Baltimore lawyer Teri Menke began learning about finances from her father when she was 8 and started investing on her own through her 401(k)at her first job out of law school.
She invests in stocks outside the plan, too, sometimes doing her own research but also relying on the advice of a professional. The 28-year-old doesn't expect to receive Social Security benefits unless the program is reformed but figures she's financially responsible for her own retirement anyway.
Menke, who briefly flirted with the idea of day-trading, is not afraid of market risk. "No one else depends on me. If I do lose, I will be upset, but it's not like my kids can't go to school," said Menke, who is single.
In many ways, Menke represents the new generation of female investors.
A study of four generations of women last year by the National Center for Women and Retirement Research found that members of the youngest group, Generation X, are more likely to seek outside resources for financial help, to better understand market risk and the need for a financial plan, and to expect to take care of their own finances and investing.
Other studies, too, have found that younger women are investing at an earlier age and are more likely to be encouraged to learn about investing when growing up than older women were.
`Breath of fresh air'
"That's the generation I have a lot of confidence in," said Christopher Hayes, executive director of the Retirement Research Center in Southampton, N.Y. "Prince Charming is not being factored into their financial plan. That's a breath of fresh air."
When Hayes started researching women's financial behavior 15 years ago, investment companies weren't interested in women, he said. That has changed. Women make up 46 percent of the work force, and investment companies pursue their business.
Women's attitudes and investing behavior have been studied and dissected by investment firms. The results are mixed. Some studies show that women are becoming more knowledgeable investors. Others indicate that women have a way to go and lag behind their male counterparts.
OppenheimerFunds, a mutual fund company in New York, was one of the first to study female investors, releasing its initial study in 1992 and an update five years later.
Comparing the results of the studies, Oppenheimer found that women had become more interested in investing. Forty-one percent in the more recent study knew stocks provided the best return over the decades, up from 31 percent earlier, and women were less likely than before to believe that their financial future would depend on the government, a corporation or a spouse.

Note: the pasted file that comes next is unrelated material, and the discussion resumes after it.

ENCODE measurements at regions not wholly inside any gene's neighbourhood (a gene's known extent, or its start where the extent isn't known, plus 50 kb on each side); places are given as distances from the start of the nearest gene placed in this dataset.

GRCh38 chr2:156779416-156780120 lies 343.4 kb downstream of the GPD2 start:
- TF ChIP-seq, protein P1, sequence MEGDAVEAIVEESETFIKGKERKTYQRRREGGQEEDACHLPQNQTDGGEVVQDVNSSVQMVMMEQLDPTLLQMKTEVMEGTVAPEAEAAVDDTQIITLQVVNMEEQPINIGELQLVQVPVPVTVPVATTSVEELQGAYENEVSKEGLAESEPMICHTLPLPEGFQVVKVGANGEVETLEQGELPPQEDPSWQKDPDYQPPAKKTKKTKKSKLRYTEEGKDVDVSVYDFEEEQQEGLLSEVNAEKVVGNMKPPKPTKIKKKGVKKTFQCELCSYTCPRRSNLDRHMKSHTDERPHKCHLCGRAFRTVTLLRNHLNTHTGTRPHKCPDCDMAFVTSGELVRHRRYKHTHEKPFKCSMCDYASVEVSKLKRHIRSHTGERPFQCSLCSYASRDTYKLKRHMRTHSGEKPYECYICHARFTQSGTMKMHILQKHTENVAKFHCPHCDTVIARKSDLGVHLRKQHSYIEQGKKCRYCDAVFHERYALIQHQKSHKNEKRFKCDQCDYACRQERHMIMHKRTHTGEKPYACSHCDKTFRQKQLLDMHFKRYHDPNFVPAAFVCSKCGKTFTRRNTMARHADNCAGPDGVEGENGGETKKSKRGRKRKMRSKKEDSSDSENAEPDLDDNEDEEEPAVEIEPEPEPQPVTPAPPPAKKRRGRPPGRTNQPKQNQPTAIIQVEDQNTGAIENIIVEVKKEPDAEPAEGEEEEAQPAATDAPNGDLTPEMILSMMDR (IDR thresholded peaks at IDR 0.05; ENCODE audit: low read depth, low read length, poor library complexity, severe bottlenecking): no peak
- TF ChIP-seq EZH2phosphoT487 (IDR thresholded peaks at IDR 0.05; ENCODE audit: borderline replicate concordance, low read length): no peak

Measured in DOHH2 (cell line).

Fifty-four percent of women ages 21 to 34 said they had been encouraged to learn more about investing while growing up. That compares with 35 percent of women 55 and older.
Charles Schwab & Co., which recently began targeting women through a Web site and programs geared for them, found some encouraging and disturbing trends in its study this year.
Most men and women of Generation X started investing at age 23, often as a result of a 401(k) at work. Those ages 65 to 79 didn't get started until almost age 40.
Less confident than men
But women across generations are less confident about their investing abilities than men are, and women were twice as likely as men to say investing is scary. Generation X women are just as likely as elderly women to find investing scary. And men and women tended to agree that men are better investors.
"The most surprising to us was the ... lack of confidence remains the same across the generations" of women despite the strides they have made in other aspects of life, said Carrie Schwab Pomerantz, vice president of consumer education and daughter of company founder Charles Schwab.
From his research, Hayes said he was most worried about baby boomer women. Many women in that group have not figured out how much they will need for retirement to achieve the lifestyle they want, he said. Also, they often started families later than previous generations and are now saddled with competing goals.
"It's the first generation that is trying to save for their own retirement, put children through college and address and deal with the financial realities of their parents," said Hayes, who predicts that 18 million baby boomer women will be at financial risk in retirement. Currently, 2.2 million women 65 and older live in poverty, according to U.S. Census Bureau figures.
Though the studies reveal mixed results, financial experts agree that investing principles are the same for men and women. Women, however, have different planning considerations.
They tend to live seven years longer than men, on average make 77 cents for every $1 a man earns and are likely to quit work for a time to care for children or ailing parents. For every year a woman is out of the work force, she must work three years to make up the lost contributions and investment gains in an employer's retirement plan, Hayes said.